Renewable Energy Needs 400,000 Hectares of Land; The Rise of Oligarchic Capitalism in Modi’s India
Xi’s absence signals ties beyond repair, Mayawati makes India vs Bharat 3-cornered fight, Swaminarayan vs Sanatan in Gujarat, EV transition will slash jobs, it’s millets with everything on G20 menu
A newsletter from The Wire | Founded by MK Venu, Seema Chishti, Siddharth Varadarajan, Sushant Singh, Sidharth Bhatia and Tanweer Alam | With inputs from Kalrav Joshi and Anirudh SK | Editor: Pratik Kanjilal
Snapshot of the day
September 6, 2023
Raising concerns yet again about shrinking press freedoms in India, two FIRs have been registered by the Manipur police against Bharat Bhushan, Sanjay Kapoor and Seema Guha, who compiled a report on the ethnic violence in the state for the Editors’ Guild of India, and its President Seema Mustafa. The report had indicted Chief Minister N Biren Singh, the Meira Paibis and the Manipur press for being partisan. Singh has called the journalists’ body “anti-State” and “anti-national”. “Before coming, you people have to understand the background of the present crisis; how it happened, how it got created and who created it,” he said.
At the UN, India has reacted with supercilious scorn to comments on “serious human rights violations and abuses” in Manipur made in a news release by the Special Procedure Mandate Holders. On a technicality, India has called it “unwarranted, presumptive and misleading”. The rights violations in the news release were already widely known.
The New Indian Express reports that Home Minister Amit Shah had asked former president Ram Nath Kovind to study simultaneous polls months ago, on June 2. There is speculation that the agenda of the forthcoming special session is to table his report.
Cleared of suspicions of a Covid-19 infection, US President Joe Biden will attend the G20 summit in Delhi and will meet PM Modi bilaterally on Friday, the White House has confirmed.
The government has a passion for millets, and the traditional staple of the poor will be on the menu at all G20 venues. Hotel chefs have been told to find novel ways of including millets in modern cuisine. What’s wrong with an old-fashioned bajra roti, though?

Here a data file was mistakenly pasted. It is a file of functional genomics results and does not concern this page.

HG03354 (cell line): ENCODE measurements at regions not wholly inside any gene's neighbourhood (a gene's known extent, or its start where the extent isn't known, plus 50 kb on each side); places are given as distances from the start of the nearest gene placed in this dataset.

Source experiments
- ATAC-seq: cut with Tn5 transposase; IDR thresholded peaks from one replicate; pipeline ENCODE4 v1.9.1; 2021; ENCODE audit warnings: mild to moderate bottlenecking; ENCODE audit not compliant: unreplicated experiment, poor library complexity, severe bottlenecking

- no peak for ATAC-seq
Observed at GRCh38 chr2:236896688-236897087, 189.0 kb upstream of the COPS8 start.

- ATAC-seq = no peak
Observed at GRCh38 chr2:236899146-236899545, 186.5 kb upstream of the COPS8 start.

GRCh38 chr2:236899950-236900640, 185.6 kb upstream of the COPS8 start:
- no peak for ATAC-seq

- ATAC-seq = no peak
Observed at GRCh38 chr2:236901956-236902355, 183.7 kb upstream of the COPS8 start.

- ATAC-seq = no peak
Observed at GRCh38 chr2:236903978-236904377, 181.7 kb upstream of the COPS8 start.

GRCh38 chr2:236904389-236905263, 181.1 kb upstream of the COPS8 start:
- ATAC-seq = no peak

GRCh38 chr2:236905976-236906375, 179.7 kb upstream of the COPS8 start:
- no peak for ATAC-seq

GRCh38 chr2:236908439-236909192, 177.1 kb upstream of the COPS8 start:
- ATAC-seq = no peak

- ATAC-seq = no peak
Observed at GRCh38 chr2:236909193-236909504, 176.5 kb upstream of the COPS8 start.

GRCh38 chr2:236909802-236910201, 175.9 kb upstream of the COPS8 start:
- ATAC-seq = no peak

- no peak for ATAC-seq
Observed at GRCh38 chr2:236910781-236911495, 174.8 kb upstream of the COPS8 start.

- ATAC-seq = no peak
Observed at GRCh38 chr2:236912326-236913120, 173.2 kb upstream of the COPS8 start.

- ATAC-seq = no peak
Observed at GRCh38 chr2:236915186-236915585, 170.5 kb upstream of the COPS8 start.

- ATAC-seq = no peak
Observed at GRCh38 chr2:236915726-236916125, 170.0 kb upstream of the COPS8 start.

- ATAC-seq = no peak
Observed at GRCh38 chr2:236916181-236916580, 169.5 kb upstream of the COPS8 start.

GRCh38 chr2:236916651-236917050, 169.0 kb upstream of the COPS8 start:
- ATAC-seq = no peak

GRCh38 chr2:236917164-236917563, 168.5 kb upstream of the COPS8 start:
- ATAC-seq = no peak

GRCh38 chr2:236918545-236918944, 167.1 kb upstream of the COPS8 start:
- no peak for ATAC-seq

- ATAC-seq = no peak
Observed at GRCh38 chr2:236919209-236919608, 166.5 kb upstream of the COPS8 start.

It’s a caution to those who bank on prominent diaspora figures, without appreciating that nationality changes allegiances: UK PM Rishi Sunak has said that he will only support a trade deal which benefits all of the UK.
There is “essential messaging” behind Xi Jinping’s decision not to come to Delhi. In an interview with Karan Thapar, Ashok Kantha, former Indian ambassador to China, says that the message is that relations are in a downward spiral and there are no real prospects of improvement.
Teacher’s Day became an arena for the ongoing battle between West Bengal Chief Minister Mamata Banerjee and the governors whom the BJP-led Union government sends her way. Banerjee lit into Governor CV Ananda Bose for appointing officiating vice chancellors with no experience in education to universities in the state, without the concurrence of her government. As chancellor, he also issues directions to the campuses. Banerjee has threatened to block funding to universities which fall in with the governor’s wishes.
The rise of electric vehicles is inevitable, but it’s happening as India is in the midst of an unemployment crisis. The internal combustion engine offers employment to millions of unskilled and semi-skilled workers who learned on the job in ancillary industries, repair workshops and parts retail. EVs, on the contrary, can offer employment only to skilled workers, says the Earth Journalism Network.
Kerala lives on remittances from Malayalis living abroad but the Catholic church now wants to apply the brakes, because the exodus is leaving behind a palpable void. Dioceses are starting programmes to encourage young people to take up government jobs, reports Indian Express.
Voice of America looks at the ‘placement agencies’ which traffick very young tribal children from Jharkhand to the cities for domestic work.
Dr Kafeel Khan, who was hounded by the Adityanath government in UP for exposing the disaster in Gorakhpur Hospital, where 68 children died for want of oxygen, has been working in Tamil Nadu, where he has found respect as a doctor and is not marked out as a Muslim. In Chennai, he has released the Tamil translation of his book, The Gorakhpur Hospital Tragedy. He has finished work on his second book and says that his experience of two stints in jail has impressed upon him the importance of activism, and of speaking out.
Name-calling is the name of the BJP’s game, and it’s put Bharat on the G20 menu. Scroll traces the history of the complementary and now competing names of India and Bharat ― and Hindustan, whose echo survives in the name of Sirhind (the ‘head’ of Hindustan) and in a tongue, Hindustani.
It appears that if India surrenders its name in favour of Bharat, Pakistan may want to pick it up on the rebound, because India derives from ‘Indus’. Whereupon, ‘India zindabad’ would spell double jeopardy.
But seriously, Jinnah had objected to the neighbouring country calling itself ‘India’, which indicated the subcontinent before Partition. In Scroll, Shoiab Daniyal draws parallels with the tension between Greece and Macedonia ― the latter is also the name of a Greek province.
The government says that talk of changing the official name of India is a rumour. Who started it?
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